I love books. I can’t get enough of books. They inspire me to try new things and guide me as I try to acquire new (or improve old) skills. You can never go wrong giving a book. Here are a few of my favorites, the kind I think every home should have: lot of detail, just enough to give you an idea of what’s required and how to get started.
I’m not big on doomsday or fear-based preparedness. I think we simply need to be aware that there are potential crises we should be prepared for and plan accordingly. But there is a very real threat of regional or nation-wide disasters. Emmy-award winning journalist Ted Koppel has recently published a book that everyone should read. Lights Out is an eye-opening expose on how vulnerable our power grid is and what we need to do to prepare.
Last year I had some Amazon ebook credits and got 77 Days in September by Ray Gorham in ebook format for $1. It is a great fictionalized account of what might happen if our nation’s power grid were to go down. It gives some good insight into the emotional and social preparations we should be considering. For several days after reading this book, my mind was a-swirl with ideas of what our family should be doing to better prepare. The author has written a sequel to the book, The Daunting Days of Winter that is also a good read, especially if you want to know what happens next to the protagonist.
A Prepper’s Long-Term Survival Guide gets lots of good reviews and is filled with just about everything you need to know to be ready for just about any disaster. This is not a book for those expecting short power-outages or limited flooding, but disasters that can be life-threatening and long-term disruption for entire communities or regions.ted.
I’d be remiss if I didn’t encourage you to read about Square Foot Gardening and All New Square Foot Gardening is the best place to start. Even if you don’t do SFG, there are so many good ideas in this book for making your gardeng space and energy more productive, you’ll be glad you have this book.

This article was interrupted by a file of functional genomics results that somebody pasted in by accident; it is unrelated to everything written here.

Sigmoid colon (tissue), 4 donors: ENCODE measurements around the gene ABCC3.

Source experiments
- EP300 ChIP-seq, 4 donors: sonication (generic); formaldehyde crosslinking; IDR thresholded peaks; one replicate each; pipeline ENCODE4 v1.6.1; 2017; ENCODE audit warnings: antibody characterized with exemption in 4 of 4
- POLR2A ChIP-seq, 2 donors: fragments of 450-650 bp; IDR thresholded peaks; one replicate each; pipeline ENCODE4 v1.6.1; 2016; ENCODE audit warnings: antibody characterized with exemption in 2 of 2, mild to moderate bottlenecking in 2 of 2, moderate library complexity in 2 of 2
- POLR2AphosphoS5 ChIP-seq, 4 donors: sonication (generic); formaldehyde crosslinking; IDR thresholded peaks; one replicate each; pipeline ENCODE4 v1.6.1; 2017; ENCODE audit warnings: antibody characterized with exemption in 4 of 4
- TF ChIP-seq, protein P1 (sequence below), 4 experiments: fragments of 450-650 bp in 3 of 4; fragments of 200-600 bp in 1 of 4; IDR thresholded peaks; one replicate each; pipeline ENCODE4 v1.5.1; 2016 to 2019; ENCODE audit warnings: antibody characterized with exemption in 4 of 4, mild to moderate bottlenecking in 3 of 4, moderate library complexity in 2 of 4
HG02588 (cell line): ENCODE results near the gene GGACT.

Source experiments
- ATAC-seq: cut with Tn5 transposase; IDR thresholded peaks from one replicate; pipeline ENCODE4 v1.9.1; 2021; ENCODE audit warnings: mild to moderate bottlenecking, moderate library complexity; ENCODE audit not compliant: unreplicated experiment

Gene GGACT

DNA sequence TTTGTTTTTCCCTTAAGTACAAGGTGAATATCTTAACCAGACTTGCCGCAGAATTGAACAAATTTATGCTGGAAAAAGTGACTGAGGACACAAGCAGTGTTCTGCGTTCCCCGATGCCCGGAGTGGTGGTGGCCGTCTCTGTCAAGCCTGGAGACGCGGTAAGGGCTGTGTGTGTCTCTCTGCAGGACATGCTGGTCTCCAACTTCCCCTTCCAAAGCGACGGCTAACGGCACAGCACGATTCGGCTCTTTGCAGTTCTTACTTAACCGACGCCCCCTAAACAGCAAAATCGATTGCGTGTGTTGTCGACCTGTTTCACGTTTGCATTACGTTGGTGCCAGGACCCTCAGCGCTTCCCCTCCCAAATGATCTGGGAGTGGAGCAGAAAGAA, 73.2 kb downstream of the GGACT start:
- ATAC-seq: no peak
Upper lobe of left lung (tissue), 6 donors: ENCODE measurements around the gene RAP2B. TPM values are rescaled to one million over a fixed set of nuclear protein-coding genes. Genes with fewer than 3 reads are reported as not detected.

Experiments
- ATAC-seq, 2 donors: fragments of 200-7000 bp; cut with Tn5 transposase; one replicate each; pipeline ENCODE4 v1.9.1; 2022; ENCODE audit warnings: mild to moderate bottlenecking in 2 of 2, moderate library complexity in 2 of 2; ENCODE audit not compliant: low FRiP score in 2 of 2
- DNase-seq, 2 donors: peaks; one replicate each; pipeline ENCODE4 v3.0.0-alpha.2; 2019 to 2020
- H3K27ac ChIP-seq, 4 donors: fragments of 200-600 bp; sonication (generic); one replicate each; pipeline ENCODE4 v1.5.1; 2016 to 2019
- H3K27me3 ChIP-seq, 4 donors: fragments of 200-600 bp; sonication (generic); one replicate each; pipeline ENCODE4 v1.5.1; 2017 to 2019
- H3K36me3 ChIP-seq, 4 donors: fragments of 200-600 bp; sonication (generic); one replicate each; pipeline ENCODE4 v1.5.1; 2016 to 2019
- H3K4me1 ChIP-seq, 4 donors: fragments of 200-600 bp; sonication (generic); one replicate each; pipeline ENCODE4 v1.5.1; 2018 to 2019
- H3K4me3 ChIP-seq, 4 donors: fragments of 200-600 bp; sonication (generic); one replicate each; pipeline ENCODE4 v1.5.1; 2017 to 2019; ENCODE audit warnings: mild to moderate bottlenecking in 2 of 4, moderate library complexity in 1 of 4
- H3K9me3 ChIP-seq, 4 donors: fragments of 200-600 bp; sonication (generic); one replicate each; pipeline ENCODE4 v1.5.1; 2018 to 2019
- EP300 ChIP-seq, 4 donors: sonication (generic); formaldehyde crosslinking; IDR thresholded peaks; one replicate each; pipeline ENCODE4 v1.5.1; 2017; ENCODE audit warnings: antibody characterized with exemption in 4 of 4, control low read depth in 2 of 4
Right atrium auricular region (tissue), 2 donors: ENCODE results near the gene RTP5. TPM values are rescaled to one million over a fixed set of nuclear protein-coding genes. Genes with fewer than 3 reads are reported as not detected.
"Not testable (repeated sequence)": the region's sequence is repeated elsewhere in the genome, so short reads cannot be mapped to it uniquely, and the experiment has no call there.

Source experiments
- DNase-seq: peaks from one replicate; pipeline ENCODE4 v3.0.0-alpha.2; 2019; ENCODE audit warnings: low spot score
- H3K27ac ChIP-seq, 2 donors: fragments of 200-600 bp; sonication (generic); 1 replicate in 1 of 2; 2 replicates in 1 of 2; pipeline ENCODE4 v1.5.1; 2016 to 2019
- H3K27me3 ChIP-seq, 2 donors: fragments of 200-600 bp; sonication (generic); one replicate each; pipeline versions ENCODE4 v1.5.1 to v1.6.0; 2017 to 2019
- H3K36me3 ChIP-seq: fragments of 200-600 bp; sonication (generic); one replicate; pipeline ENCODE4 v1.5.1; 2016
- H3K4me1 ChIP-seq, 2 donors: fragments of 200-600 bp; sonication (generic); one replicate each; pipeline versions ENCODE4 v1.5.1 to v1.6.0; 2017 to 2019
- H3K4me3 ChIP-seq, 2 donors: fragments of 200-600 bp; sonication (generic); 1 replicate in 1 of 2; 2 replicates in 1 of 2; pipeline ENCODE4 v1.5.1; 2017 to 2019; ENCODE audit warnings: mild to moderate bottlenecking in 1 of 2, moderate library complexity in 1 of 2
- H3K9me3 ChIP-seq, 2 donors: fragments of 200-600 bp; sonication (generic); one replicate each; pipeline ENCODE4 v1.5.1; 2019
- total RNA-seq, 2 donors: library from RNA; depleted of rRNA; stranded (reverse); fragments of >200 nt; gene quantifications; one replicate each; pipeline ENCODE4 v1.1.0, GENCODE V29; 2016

During one of my browsing sessions, Amazon suggested I get Mini Farming: Self-Sufficiency on 1/4 Acre. So I took their advise and bought the book.
Best. Recommendation. Ever. This book is crammed with great information and lots of good ideas. Even if you don’t want to homestead or live completely self-sufficient, this book will still be lots of help even if you only implement a few of the ideas.
I’ve really enjoyed reading Backyard Winter Gardening by Caleb Warnock. This book has inspired me to try winter gardening here and so far, it’s been kind of successful. ( Although they aren’t producing a lot, my plants are surviving.)s, so it doesn’t go into a lot of detail, just enough to give you an idea of what’s required and how to get started.
Grow Your Own Drugs got me thinking about growing herbs with the goal of having a well-stocked herbal medicine chest. The author is the star of a very popular how-to show in Great Britain. The book is colorful, well-illustrated and very informative. I’d say this is the first book to get started on growing medicinal herbs.
But once you get started in growing medicinal herbs, you’ll want to get Rosemary Gladstar’s Medicinal Herbs: A Beginner’s Guide. It will take you to whole new level of using medicinal herbs. Filled with great, in-depth information.